Poverty Doesn't Cause 'Glasgow Effect'

GLASGOW, Scotland, June 29 (UPI) — Poverty is a key factor of poor health, but it doesn’t explain the “Glasgow Effect,” premature deaths 30 percent higher than in other cities, researchers say.

Lead author David Walsh of the Glasgow Centre for Population Health — along with researchers at the University of Glasgow, NHS Manchester and Liverpool Primary Care Trust — says the study compared Glasgow, Scotland; to Liverpool, England; and Manchester, England — all which share higher levels of poverty and poor health.


The socioeconomic profiles of the populations living in all three cities are almost identical, but premature deaths in Glasgow are more than 30 percent higher than in the other cities and this “excess” mortality occurs in both males and females and across those living in deprived and non-deprived neighborhoods.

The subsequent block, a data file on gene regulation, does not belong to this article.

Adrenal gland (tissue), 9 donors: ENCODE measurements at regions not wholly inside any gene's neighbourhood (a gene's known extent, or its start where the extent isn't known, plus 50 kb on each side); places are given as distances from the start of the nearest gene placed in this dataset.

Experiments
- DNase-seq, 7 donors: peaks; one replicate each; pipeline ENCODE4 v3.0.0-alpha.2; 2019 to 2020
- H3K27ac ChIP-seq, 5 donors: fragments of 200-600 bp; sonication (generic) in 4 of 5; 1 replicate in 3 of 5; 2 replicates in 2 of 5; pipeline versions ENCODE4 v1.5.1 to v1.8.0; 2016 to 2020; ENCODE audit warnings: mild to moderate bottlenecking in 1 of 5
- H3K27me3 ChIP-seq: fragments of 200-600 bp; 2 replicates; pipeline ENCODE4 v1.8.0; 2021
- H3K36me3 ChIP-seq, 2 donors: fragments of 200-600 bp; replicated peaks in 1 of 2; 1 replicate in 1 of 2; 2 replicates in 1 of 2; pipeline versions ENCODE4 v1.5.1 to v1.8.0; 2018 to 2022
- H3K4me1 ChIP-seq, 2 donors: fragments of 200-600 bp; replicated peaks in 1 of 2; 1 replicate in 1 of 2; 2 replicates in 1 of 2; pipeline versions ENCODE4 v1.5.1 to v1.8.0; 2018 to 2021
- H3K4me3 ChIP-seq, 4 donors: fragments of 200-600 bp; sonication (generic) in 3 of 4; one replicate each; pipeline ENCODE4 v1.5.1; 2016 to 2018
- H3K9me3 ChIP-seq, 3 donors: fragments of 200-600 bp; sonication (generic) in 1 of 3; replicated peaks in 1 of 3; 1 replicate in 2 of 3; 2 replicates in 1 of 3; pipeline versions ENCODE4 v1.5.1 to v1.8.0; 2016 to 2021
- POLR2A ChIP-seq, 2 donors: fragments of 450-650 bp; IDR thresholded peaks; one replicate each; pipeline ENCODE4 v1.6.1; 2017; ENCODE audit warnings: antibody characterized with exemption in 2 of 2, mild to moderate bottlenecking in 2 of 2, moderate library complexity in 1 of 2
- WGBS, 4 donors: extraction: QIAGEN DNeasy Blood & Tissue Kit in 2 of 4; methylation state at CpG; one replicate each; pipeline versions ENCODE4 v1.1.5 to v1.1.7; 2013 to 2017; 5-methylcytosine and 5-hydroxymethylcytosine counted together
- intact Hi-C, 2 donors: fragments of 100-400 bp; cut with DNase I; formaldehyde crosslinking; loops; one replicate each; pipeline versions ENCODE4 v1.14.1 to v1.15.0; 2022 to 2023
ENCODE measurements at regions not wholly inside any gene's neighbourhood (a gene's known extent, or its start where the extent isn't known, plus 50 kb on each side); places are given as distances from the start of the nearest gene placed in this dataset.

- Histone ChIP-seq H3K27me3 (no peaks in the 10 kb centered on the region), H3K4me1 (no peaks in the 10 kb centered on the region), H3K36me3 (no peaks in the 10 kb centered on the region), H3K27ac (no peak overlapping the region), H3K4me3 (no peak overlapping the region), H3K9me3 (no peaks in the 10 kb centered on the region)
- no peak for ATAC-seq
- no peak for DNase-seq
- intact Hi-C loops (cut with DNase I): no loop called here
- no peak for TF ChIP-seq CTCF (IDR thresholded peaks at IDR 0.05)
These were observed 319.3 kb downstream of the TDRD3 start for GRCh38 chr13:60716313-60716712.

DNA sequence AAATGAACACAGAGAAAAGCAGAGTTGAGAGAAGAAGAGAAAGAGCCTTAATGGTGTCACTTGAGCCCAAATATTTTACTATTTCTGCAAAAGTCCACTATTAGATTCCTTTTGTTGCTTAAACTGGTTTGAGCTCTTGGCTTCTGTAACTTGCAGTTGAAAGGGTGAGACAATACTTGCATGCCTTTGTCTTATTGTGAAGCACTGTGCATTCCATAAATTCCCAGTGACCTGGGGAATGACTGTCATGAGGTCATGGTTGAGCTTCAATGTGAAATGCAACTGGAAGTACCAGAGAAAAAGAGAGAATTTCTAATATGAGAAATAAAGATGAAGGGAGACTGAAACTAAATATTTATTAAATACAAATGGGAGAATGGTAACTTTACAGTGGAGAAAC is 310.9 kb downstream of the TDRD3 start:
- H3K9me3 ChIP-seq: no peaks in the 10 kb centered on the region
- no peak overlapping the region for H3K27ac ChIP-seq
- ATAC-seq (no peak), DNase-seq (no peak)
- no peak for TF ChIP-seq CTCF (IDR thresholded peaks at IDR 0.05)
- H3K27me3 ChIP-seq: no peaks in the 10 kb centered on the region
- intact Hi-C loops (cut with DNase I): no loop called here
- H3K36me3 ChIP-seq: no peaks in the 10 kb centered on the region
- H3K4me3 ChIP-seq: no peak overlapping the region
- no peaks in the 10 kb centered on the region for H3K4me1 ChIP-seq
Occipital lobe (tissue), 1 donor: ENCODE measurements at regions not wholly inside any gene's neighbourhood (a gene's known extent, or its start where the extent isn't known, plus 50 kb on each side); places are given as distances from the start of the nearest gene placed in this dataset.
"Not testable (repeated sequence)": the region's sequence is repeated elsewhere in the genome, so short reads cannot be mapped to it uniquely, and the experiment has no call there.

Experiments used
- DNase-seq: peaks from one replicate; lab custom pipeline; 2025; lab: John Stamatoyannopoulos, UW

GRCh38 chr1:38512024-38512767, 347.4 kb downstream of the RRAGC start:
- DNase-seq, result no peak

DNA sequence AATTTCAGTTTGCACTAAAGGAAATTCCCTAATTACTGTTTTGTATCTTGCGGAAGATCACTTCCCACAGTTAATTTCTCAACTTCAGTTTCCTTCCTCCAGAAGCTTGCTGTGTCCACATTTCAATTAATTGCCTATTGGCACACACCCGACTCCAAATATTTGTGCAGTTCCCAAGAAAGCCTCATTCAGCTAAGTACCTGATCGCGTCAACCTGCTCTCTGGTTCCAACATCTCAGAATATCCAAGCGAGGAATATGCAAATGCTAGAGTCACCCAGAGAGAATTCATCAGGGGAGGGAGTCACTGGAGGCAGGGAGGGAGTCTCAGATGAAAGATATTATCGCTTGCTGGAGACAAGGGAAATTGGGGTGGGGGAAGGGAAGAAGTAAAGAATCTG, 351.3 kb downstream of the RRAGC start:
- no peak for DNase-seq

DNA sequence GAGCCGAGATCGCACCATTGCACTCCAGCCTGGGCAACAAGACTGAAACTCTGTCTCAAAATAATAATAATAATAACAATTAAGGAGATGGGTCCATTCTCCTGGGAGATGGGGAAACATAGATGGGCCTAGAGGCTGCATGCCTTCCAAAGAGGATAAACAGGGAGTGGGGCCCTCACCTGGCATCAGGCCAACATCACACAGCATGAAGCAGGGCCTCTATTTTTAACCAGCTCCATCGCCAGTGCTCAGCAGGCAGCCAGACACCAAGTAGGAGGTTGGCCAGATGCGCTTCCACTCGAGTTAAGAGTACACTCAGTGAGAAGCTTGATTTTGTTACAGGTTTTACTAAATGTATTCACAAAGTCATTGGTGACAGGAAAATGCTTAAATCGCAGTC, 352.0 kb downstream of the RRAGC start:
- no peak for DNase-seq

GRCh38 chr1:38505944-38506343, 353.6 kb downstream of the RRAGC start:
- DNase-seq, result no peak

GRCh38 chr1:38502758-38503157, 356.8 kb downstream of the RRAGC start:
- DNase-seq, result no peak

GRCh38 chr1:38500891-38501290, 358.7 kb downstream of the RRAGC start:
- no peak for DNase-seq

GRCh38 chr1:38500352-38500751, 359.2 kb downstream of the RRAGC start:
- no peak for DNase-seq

However, for premature mortality, rates tended to be higher for the more deprived areas, especially among men. About half of excess deaths in those under the age of 65 were directly related to alcohol and drugs, Walsh says.

“Although deprivation is an extremely important determinant of poor health, in this case it does not appear to explain why mortality rates are so much higher in Glasgow than in Liverpool and Manchester,” Walsh says in a statement. “A number of hypotheses have been suggested which we hope to be able to examine in detail in a second phase of research.”

The findings are published in the journal Public Health.

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